Berkeley Science Review | February 6, 2015

Catch the brainwave: Cognitive Technologies at the Exploratorium

Getting his ticket to the Exploratorium on the opening night of the new exhibit Cognitive Technologies, Berkeley neuroscientist Jack Gallant was asked if he thought it would work. “It better work,” he said. “It’ll be amazing if it works.”   Gallant’s actual words were, characteristically, a smidge more colorful. After all, his students had worked […]

Berkeley Science Review | January 29, 2015

Choking under pressure: overthinking or misthinking?

A baseball player steps up to the plate. It’s the bottom of the ninth inning, with the bases loaded. The pressure is on. One, two, and finally three pitches go by: he chokes. He’s not alone in his pain. Choking under pressure is a phenomenon as universal as it is mysterious. Humans, paradoxically, often perform […]

Berkeley News | January 23, 2015

Berkeley goes to Davos

International leaders from the realms of business, government, academia and civil society gathered over the past week in Davos, Switzerland, for the annual meeting of the World Economic Forum. UC Berkeley — the only public university to be invited — sent a contingent of luminaries who made the case for the global importance of public higher education in presentations, blog […]

Tech Crunch | January 15, 2015

Kiko Labs Debuts A Series Of “Brain-Training” Games For Kids

A new company called Kiko Labs is today releasing a series of “brain-training” games for children. Think, perhaps: a Lumosity for the preschool-plus set. Like others claiming to promote cognitive skill development through gameplay, Kiko Labs’ games were developed in partnership with a scientific advisory board, who advised the company on how to best translate dozens […]

Berkeley News | January 12, 2015

Blocking hormone could eliminate stress-induced infertility

UC Berkeley scientists have discovered that chronic stress activates a hormone that reduces fertility long after the stress has ended, and that blocking this hormone returns female reproductive behavior to normal. While the experiments were conducted in rats, the researchers are optimistic that blocking the gene for the hormone – called gonadotropin inhibitory hormone (GnIH) – […]

Berkeley News | January 5, 2015

How songbirds may help build a better hearing aid

Untreated hearing loss can have devastating and alienating repercussions on a person’s life: isolation, depression, sapped cognition, even dementia. Yet only one in five Americans who could benefit from a hearing aid actually wears one. Some don’t seek help because their loss has been so gradual that they do not feel impaired. Others cannot afford […]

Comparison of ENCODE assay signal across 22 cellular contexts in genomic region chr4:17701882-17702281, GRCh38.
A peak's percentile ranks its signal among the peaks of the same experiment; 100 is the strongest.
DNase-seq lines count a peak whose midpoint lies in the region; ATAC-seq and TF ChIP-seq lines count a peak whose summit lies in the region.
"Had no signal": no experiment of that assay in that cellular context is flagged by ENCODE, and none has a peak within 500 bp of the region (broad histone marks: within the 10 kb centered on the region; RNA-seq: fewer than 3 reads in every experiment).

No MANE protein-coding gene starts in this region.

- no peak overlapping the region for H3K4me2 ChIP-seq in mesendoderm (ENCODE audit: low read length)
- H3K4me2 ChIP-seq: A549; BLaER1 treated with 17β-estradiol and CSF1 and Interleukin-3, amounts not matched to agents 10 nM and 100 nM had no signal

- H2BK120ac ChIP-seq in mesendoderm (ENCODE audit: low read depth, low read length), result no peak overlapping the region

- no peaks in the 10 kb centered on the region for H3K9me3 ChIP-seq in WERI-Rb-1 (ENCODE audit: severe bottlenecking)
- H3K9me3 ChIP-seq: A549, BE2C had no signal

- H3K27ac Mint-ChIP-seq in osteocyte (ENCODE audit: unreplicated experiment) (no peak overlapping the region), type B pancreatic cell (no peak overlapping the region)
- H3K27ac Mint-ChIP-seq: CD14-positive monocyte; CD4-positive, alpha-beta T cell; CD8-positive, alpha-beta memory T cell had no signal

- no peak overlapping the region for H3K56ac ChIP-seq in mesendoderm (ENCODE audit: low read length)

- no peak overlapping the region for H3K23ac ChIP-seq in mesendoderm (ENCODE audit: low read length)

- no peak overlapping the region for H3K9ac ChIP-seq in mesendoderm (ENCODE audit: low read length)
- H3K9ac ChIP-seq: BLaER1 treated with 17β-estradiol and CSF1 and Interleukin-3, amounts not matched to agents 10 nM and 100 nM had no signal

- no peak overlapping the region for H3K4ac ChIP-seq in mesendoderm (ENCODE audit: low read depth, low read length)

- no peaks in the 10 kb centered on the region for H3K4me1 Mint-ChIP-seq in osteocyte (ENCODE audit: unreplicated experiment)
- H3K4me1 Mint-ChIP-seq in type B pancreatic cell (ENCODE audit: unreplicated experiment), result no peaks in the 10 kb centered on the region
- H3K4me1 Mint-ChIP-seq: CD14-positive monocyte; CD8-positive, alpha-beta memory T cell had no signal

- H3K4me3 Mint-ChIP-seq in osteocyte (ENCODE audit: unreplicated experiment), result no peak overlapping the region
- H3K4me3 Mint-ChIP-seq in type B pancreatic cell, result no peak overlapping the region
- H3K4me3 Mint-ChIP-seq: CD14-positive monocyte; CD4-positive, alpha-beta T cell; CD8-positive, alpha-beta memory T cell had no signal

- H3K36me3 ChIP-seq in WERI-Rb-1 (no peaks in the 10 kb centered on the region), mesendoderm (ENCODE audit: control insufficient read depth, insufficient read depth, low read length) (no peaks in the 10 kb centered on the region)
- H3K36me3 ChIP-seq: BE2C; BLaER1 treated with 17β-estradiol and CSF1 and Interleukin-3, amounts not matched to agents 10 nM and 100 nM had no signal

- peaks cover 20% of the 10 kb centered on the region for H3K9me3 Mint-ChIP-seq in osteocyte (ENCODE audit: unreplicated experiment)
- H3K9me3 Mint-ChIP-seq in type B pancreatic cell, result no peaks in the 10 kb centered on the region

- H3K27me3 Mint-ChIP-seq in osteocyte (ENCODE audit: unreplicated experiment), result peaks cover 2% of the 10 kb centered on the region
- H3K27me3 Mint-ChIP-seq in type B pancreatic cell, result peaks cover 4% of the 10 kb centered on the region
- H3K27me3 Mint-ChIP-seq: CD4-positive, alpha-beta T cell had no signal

LBL News Center | December 16, 2014

A Standard for Neuroscience Data

Berkeley Lab researchers have developed a computational framework for standardizing neuroscience data worldwide. Thanks to standardized image file formats—like JPEG, PNG or TIFF—which store information every time you take a digital photo, you can easily share selfies and other pictures with anybody connected to a computer, mobile phone or the Internet. Nobody needs to download […]

Berkeley News | December 8, 2014

New therapy holds promise for restoring vision

A new genetic therapy not only helped blind mice regain enough light sensitivity to distinguish flashing from non-flashing lights, but also restored light response to the retinas of dogs, setting the stage for future clinical trials of the therapy in humans. The therapy employs a virus to insert a gene for a common ion channel […]

Berkeley News | December 3, 2014

Scientists detect brain network that gives humans superior reasoning skills

When it comes to getting out of a tricky situation, we humans have an evolutionary edge over other primates. Take, as a dramatic example, the Apollo 13 voyage in which engineers, against all odds, improvised a chemical filter on a lunar module to prevent carbon dioxide buildup from killing the crew. UC Berkeley scientists have […]

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